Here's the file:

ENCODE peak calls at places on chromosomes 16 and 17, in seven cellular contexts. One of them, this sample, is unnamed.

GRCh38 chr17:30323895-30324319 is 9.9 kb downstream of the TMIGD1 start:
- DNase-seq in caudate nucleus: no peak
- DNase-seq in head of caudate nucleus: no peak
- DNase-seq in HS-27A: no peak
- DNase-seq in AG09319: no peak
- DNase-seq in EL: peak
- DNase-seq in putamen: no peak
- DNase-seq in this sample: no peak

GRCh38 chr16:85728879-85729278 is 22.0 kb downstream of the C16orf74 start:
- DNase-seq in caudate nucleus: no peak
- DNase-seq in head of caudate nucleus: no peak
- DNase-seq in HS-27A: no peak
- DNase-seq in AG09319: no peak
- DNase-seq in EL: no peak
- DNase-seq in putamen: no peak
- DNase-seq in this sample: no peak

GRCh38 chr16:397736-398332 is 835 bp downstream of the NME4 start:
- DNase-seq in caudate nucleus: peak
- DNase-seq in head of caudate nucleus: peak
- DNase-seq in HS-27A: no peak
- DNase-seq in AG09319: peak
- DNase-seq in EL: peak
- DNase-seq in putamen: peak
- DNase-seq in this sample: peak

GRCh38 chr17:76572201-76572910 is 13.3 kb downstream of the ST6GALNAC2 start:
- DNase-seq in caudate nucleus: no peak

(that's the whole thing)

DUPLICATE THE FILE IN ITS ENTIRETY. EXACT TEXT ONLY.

ENCODE peak calls at places on chromosomes 16 and 17, in seven cellular contexts. One of them, this sample, is unnamed.

GRCh38 chr17:30323895-30324319 is 9.9 kb downstream of the TMIGD1 start:
- DNase-seq in caudate nucleus: no peak
- DNase-seq in head of caudate nucleus: no peak
- DNase-seq in HS-27A: no peak
- DNase-seq in AG09319: no peak
- DNase-seq in EL: peak
- DNase-seq in putamen: no peak
- DNase-seq in this sample: no peak

GRCh38 chr16:85728879-85729278 is 22.0 kb downstream of the C16orf74 start:
- DNase-seq in caudate nucleus: no peak
- DNase-seq in head of caudate nucleus: no peak
- DNase-seq in HS-27A: no peak
- DNase-seq in AG09319: no peak
- DNase-seq in EL: no peak
- DNase-seq in putamen: no peak
- DNase-seq in this sample: no peak

GRCh38 chr16:397736-398332 is 835 bp downstream of the NME4 start:
- DNase-seq in caudate nucleus: peak
- DNase-seq in head of caudate nucleus: peak
- DNase-seq in HS-27A: no peak
- DNase-seq in AG09319: peak
- DNase-seq in EL: peak
- DNase-seq in putamen: peak
- DNase-seq in this sample: peak

GRCh38 chr17:76572201-76572910 is 13.3 kb downstream of the ST6GALNAC2 start:
- DNase-seq in caudate nucleus: no peak